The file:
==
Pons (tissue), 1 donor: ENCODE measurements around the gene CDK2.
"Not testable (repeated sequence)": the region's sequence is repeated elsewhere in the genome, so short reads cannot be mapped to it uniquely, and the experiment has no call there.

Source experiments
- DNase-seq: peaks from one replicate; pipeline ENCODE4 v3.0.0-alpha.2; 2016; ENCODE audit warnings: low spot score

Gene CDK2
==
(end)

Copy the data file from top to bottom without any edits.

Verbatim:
Pons (tissue), 1 donor: ENCODE measurements around the gene CDK2.
"Not testable (repeated sequence)": the region's sequence is repeated elsewhere in the genome, so short reads cannot be mapped to it uniquely, and the experiment has no call there.

Source experiments
- DNase-seq: peaks from one replicate; pipeline ENCODE4 v3.0.0-alpha.2; 2016; ENCODE audit warnings: low spot score

Gene CDK2